$$\begin{aligned} x_1^{p} \vee \dots \vee x_k^{p} \vee x_{k+1}^{n} \vee \dots \vee x_{m}^{n}, \end{aligned}$$
and the negative dual-rail encoding \(C^{n}\) of C is the clause
$$\begin{aligned} x_1^{n} \vee \dots \vee x_k^{n} \vee x_{k+1}^{p} \vee \dots \vee x_{m}^{p}. \end{aligned}$$
We can now define the \(\mathsf {PR}\) reduct as follows:

Definition 7

Let F be a formula and \(\alpha \) an assignment. Then, the \(\mathsf {PR}\) reduct \(\mathsf {pr}_{\alpha }(F)\) of F and \(\alpha \) is the formula \(G \wedge C\) where C is the clause that blocks \(\alpha \) and G is the union of the following sets of clauses where all the \(s_i\) are new variables:

In the last set, if L is empty, we obtain a unit clause with the literal \(s_i\).

We thus keep all the variables assigned by \(\alpha \) but introduce the dual-rail variants for variables of F not assigned by \(\alpha \). The clauses of the form \(\overline{x^{p}} \vee \overline{x^{n}}\) ensure that for a variable x, the two variables \(x^{p}\) and \(x^{n}\) cannot be true at the same time.

The main idea is that satisfying assignments of the \(\mathsf {PR}\) reduct correspond to assignments of the formula F: from a satisfying assignment \(\tau \) of the \(\mathsf {PR}\) reduct we obtain an assignment \(\omega \) over the variables of the original formula F as follows:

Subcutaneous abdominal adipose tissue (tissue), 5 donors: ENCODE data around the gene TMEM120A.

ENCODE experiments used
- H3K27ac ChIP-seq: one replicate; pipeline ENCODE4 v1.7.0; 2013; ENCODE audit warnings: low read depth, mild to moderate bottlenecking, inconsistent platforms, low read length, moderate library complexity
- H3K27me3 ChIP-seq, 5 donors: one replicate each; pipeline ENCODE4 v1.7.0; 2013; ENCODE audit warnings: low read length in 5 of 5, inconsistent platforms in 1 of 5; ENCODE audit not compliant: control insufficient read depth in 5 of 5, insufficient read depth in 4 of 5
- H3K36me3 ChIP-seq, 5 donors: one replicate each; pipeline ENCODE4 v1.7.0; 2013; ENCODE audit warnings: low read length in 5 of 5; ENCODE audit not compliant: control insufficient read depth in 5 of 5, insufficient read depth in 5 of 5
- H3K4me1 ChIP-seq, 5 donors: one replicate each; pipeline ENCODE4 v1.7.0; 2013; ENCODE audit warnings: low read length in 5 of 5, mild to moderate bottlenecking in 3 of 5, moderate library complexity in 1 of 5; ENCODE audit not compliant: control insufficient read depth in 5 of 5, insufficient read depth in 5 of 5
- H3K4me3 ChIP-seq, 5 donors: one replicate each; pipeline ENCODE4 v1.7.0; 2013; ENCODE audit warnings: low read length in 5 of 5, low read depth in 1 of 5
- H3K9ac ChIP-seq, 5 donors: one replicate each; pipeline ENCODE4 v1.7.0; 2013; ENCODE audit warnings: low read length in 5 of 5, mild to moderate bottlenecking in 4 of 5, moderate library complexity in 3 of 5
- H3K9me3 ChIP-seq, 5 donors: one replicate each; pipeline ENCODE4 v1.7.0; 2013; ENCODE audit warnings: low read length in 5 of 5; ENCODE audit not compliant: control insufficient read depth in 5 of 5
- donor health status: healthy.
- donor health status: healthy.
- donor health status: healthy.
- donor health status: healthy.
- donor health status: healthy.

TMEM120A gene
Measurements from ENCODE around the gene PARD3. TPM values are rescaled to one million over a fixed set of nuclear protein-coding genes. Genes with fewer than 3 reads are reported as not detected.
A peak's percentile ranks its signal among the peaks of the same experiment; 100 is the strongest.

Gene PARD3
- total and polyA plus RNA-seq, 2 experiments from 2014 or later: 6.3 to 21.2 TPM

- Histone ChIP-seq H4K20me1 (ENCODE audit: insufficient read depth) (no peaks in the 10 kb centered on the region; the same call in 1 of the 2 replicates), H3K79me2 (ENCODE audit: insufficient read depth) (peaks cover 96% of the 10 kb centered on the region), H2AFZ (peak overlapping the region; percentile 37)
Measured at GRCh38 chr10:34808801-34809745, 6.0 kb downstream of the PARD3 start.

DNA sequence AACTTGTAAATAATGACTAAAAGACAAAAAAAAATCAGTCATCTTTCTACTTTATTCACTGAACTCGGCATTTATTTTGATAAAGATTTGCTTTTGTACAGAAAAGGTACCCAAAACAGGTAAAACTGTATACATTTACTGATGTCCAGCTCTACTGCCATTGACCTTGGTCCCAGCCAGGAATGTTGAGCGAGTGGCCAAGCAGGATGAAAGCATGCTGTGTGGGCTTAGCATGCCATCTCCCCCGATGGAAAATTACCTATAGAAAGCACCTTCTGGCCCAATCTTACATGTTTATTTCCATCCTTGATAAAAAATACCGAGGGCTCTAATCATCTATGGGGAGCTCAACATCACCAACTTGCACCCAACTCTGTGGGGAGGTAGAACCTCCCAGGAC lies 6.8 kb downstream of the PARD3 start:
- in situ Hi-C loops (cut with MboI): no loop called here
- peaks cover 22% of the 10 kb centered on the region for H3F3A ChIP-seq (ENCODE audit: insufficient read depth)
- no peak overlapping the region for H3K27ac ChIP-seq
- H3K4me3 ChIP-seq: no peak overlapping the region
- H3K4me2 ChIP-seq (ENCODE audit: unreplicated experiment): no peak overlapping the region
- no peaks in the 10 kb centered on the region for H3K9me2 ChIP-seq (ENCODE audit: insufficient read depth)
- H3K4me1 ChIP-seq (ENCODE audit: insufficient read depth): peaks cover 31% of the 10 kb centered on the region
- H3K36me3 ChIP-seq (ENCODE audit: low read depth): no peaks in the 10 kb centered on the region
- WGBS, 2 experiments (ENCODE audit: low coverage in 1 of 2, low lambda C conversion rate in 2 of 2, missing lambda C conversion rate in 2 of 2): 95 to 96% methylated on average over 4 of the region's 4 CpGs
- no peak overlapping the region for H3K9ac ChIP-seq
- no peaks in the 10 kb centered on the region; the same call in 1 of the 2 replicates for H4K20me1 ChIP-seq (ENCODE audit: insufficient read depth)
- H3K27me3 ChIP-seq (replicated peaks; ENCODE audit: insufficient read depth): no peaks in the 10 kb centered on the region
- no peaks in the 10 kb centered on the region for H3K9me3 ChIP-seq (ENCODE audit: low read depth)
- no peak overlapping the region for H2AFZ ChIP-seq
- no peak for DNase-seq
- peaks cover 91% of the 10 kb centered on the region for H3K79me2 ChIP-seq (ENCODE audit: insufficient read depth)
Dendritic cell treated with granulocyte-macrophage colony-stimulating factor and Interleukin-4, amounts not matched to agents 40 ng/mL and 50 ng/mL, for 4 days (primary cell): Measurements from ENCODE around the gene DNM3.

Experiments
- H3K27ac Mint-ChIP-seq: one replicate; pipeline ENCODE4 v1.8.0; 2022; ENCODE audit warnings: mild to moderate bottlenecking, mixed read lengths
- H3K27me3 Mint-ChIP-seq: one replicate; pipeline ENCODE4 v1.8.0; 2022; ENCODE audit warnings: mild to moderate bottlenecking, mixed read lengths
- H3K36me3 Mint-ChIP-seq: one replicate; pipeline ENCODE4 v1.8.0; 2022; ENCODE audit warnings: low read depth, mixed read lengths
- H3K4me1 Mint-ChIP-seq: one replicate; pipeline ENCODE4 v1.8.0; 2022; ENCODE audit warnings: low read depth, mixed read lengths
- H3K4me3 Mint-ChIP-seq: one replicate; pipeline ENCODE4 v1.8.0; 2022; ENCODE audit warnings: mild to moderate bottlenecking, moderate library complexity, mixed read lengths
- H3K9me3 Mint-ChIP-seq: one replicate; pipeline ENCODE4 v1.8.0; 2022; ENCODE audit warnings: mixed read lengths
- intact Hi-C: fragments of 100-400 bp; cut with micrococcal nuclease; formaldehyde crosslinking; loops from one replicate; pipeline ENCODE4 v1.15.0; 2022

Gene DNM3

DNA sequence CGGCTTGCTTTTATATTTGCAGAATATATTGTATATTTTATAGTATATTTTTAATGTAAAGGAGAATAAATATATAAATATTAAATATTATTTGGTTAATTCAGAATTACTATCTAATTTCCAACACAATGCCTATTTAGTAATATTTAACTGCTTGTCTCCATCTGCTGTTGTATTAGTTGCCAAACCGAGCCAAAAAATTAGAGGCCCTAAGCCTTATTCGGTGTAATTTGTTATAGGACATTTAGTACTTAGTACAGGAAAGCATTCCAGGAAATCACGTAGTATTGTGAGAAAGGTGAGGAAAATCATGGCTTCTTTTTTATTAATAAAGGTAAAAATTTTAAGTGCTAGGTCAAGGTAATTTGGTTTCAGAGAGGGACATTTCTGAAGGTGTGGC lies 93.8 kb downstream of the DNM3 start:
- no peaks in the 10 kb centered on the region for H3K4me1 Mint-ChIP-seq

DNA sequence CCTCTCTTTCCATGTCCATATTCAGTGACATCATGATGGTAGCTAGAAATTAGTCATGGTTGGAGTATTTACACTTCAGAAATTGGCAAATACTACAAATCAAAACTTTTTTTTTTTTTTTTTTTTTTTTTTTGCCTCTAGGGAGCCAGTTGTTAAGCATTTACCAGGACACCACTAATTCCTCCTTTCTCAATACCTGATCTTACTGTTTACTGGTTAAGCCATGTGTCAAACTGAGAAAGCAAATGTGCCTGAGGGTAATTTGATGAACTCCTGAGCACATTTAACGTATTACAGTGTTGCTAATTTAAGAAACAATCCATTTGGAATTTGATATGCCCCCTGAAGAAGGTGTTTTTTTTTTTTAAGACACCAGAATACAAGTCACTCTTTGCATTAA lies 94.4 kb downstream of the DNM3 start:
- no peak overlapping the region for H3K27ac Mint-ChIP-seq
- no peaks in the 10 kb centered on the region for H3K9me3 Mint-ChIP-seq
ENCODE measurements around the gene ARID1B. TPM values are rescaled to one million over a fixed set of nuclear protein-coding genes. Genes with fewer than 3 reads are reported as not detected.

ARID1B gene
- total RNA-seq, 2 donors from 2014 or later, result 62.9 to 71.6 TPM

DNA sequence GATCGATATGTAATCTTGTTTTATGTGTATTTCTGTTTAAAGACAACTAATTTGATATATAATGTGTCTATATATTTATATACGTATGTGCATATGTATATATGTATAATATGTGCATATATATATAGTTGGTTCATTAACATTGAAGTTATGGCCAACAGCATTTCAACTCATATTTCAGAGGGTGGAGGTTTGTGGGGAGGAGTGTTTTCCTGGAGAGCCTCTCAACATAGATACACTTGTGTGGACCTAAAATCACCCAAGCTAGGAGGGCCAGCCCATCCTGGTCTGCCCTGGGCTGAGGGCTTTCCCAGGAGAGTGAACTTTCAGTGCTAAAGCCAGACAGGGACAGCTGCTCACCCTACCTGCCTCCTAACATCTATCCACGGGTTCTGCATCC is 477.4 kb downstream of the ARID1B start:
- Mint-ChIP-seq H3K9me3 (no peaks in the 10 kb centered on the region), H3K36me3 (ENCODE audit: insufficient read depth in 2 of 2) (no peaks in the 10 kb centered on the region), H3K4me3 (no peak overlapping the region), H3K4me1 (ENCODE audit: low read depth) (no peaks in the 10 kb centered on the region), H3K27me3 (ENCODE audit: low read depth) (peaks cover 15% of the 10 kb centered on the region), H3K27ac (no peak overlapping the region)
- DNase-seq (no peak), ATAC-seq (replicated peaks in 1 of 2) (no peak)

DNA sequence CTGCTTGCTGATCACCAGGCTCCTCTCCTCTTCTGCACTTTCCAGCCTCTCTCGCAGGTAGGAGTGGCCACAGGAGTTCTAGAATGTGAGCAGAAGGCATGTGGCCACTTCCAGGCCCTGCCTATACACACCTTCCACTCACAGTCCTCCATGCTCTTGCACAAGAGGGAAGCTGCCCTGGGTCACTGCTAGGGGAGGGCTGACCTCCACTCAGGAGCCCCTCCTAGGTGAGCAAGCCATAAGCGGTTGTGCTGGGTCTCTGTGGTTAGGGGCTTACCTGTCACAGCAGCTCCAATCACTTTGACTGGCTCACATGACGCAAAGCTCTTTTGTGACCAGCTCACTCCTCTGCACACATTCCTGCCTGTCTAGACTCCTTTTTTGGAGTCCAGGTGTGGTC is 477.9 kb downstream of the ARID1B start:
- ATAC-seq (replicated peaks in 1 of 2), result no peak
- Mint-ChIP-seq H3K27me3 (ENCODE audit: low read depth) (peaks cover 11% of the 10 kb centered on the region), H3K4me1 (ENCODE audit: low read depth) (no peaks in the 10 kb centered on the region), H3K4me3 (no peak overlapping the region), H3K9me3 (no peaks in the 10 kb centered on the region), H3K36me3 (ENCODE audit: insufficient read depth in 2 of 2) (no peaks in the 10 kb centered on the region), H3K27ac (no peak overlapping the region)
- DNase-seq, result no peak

$$\begin{aligned} \omega (x) = {\left\{ \begin{array}{ll} \tau (x) &{} \text {if } \, x \in var (\tau ) \cap var (F),\\ 1&{} \text {if } \, \tau (x^{p}) = 1,\\ 0&{} \text {if } \, \tau (x^{n}) = 1. \end{array}\right. } \end{aligned}$$
Analogously, we obtain from \(\omega \) a satisfying assignment \(\tau \) of the filtered positive reduct \(\mathsf {pr}_{\alpha }(F)\) as follows:
$$\begin{aligned} \tau (x) = {\left\{ \begin{array}{ll} \omega (x) &{}\text { if } \, x \in var (\alpha );\\ 1 &{}\text { if }\, x = x^{p} \text { and } \omega (x) = 1, \text { or }\\ &{}\text { if }\, x = x^{n} \text { and } \omega (x) = 0, \text { or}\\ &{}\text { if }\, x = s_i \text { and } \omega \text { satisfies } D_i;\\ 0 &{}\text { otherwise.} \end{array}\right. } \end{aligned}$$
To prove that the clause that blocks an assignment \(\alpha \) is propagation redundant w.r.t. a formula F if the \(\mathsf {PR}\) reduct of F and \(\alpha \) is satisfiable, we use the following:

Lemma 1

Let F be a formula and let \(\alpha \) and \(\omega \) be two assignments such that Open image in new window . Then, Open image in new window for every literal x such that \( var (x) \in var (\alpha )\).

Proof

Let Open image in new window . We show that Open image in new window . Clearly, \(x \notin D\) for otherwise Open image in new window , which would imply Open image in new window . Therefore, the only possible difference between Open image in new window and Open image in new window is that \(\overline{x}\) is contained in Open image in new window but not in Open image in new window . Now, since \( var (x) \in var (\alpha )\), we know that Open image in new window . But then, Open image in new window if and only if Open image in new window and thus Open image in new window .    \(\square \)

We can now show that the \(\mathsf {PR}\) reduct precisely characterizes the propagation-redundant clauses:

Theorem 3

Let F be a formula, \(\alpha \) an assignment, and C the clause that blocks \(\alpha \). Then, C is propagation redundant with respect to F if and only if the \(\mathsf {PR}\) reduct \(\mathsf {pr}_{\alpha }(F)\) of F and \(\alpha \) is satisfiable.

Proof